In his superb translation of Parmenides, Stanley Lombardo renders the first lines of the poem as follows:
The more literal Peter Kingsley in his wise and revelatory book Reality has it thus:
The horses that take me to the ends of my mind
Were taking me now: the drivers had put me
on the road to the Goddess, the manifest Way
that leads the enlightened through every delusion.
The mares that carry me as far as longing can reach rode on, once they had come and fetched me onto the legendary road of the divinity that carries the man who knows through the vast and dark unknown...
Lombardo admits that his is a radical translation. "Ends of my mind" instead of "longing" might seem a distortion of meaning. The Greek word usually translated as "longing" or "desire" is thumos. Lombardo explains that his version is meant to suggest "a unique inner experience, the encounter of one's mind with Being and the realization that they are the same." If translated as desire or longing, thumos would seem an activity of the lower mind rather than an insatiable drive for an ultimate encounter with the divine; it is essentially untranslatable.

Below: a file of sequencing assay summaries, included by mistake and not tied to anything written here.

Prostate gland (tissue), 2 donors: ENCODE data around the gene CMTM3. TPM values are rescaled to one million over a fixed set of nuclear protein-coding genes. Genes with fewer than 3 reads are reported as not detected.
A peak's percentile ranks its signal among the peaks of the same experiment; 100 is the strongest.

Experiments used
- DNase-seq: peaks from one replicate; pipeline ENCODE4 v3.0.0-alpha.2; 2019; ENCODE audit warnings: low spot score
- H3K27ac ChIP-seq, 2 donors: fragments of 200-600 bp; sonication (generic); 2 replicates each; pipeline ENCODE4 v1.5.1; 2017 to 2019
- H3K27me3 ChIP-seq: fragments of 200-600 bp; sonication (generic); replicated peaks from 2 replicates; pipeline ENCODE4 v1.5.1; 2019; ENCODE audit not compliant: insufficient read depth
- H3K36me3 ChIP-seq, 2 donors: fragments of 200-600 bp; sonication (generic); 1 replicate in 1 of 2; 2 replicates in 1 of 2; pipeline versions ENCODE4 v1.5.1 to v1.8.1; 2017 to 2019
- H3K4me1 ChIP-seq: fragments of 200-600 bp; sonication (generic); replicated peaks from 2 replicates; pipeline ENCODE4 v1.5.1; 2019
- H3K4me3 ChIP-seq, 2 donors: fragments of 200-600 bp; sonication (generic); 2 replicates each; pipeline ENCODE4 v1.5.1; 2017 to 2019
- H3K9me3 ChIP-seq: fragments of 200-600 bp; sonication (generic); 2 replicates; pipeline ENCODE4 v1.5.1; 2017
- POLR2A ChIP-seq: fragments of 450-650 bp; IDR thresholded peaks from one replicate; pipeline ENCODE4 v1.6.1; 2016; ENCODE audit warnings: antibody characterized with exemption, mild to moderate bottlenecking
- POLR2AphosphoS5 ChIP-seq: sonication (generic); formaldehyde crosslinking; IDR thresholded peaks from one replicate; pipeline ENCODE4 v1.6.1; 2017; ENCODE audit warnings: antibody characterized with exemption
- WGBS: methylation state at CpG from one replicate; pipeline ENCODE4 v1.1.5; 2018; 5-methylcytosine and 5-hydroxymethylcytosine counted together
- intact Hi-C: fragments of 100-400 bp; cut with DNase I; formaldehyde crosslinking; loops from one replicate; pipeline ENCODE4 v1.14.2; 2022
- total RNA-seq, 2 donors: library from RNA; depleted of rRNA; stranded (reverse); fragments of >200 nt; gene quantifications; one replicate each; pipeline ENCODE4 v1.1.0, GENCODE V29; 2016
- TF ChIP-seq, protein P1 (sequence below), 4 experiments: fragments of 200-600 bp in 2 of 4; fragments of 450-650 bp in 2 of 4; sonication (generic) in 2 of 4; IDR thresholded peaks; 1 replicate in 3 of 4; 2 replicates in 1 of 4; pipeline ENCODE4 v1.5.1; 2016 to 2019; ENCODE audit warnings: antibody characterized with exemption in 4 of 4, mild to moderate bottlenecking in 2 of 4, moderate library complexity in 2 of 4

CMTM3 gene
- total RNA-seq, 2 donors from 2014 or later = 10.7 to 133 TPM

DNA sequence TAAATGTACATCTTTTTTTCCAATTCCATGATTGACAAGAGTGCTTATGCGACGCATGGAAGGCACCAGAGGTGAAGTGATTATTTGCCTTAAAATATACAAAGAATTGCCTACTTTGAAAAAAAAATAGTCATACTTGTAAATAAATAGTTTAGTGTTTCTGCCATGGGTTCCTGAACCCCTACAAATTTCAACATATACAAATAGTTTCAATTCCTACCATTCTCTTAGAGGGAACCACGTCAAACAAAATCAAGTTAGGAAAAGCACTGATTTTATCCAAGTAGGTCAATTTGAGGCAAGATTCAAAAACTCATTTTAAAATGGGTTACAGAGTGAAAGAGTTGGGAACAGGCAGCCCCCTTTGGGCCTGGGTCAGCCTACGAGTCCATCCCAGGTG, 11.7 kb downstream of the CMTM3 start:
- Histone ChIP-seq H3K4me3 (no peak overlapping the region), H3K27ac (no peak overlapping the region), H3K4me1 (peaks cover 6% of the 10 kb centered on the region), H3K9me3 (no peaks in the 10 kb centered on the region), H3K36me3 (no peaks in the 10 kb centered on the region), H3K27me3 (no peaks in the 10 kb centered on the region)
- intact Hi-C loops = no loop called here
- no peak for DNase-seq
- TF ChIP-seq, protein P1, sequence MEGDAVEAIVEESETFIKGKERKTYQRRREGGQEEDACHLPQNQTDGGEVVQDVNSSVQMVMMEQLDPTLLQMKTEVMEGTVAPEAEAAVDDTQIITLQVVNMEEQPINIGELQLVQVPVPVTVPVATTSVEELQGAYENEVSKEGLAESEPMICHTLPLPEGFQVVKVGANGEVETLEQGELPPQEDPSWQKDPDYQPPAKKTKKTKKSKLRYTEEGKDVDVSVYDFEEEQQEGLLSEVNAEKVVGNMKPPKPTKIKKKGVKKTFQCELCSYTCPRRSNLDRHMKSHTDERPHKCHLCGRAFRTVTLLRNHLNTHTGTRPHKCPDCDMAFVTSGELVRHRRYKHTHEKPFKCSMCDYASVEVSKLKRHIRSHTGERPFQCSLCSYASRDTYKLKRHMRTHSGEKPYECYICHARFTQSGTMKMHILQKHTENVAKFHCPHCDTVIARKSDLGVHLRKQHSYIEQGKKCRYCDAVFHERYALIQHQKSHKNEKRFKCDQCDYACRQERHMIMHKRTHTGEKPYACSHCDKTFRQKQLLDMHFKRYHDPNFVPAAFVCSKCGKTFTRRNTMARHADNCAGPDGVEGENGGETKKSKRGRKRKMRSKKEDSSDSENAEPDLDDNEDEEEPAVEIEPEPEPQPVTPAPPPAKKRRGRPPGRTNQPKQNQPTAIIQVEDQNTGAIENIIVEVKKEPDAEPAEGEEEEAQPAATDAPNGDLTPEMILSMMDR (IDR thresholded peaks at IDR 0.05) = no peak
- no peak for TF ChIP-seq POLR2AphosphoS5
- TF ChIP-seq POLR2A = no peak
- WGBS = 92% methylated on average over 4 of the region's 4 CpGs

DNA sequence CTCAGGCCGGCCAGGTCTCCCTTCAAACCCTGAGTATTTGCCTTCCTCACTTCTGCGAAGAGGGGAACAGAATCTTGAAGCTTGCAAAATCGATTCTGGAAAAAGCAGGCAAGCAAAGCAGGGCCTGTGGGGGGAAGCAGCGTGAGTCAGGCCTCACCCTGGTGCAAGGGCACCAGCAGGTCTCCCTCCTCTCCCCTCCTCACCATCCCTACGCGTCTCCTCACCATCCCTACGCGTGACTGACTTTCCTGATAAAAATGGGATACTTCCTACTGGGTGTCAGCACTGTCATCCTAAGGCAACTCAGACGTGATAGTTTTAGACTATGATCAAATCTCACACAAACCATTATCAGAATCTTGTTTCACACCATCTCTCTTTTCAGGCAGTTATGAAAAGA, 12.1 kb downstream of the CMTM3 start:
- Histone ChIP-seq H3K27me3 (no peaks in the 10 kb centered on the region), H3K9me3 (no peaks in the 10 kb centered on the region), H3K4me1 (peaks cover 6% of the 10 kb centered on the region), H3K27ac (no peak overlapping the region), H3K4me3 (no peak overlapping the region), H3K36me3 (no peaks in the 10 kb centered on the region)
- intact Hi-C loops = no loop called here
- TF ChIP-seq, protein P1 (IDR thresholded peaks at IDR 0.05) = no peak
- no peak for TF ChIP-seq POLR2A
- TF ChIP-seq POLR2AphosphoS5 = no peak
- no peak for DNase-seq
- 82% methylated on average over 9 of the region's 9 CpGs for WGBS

I see this as a case where the literal translation is an essential gloss on the poetry. On thumos, Kingsley writes that it is "the energy of life itself. It's the raw presence in us that senses and feels; the massed power of our emotional being." So it is not merely desire in the materialist sense of wanting to possess or objectify. It is the fire of life that impels us to travel in consciousness.
It is easy to forget that it is the thumos in us that is running things. If it wants us to ride the wild horses to the end of the galaxy and plunge ourselves into the fiery heart of God, we will do so or die trying. And that is a good thing. The varied veils of human life are relentlessly being peeled away as we struggle, as a species, to climb out of our cradle endlessly rocking, and try so awkwardly to walk. Thumos will not let us sleep forever. It throws off the veil, takes us out of the mind, and takes us to the halls of the inner divinities whose have been waiting, silently, since time began for us to recognize them, so they may whisper to us one true thing at last.
It is time to study Parmenides and Empedocles and the other pre-Socratic Greek philosophers, because they represent the lost wellsprings of the Western tradition. Logic, analysis, and science proceeded from them. Yet what they were about had nothing to do with what we made of their gift. We have yet to plumb the true meaning of Parmenides' statement: "for to think and to be are one and the same."